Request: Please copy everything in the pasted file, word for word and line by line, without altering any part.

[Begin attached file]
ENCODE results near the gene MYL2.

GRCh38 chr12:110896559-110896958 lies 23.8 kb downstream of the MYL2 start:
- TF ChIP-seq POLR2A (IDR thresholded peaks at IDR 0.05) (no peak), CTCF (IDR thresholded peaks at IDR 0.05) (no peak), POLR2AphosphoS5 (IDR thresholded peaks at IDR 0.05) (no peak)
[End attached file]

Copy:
ENCODE results near the gene MYL2.

GRCh38 chr12:110896559-110896958 lies 23.8 kb downstream of the MYL2 start:
- TF ChIP-seq POLR2A (IDR thresholded peaks at IDR 0.05) (no peak), CTCF (IDR thresholded peaks at IDR 0.05) (no peak), POLR2AphosphoS5 (IDR thresholded peaks at IDR 0.05) (no peak)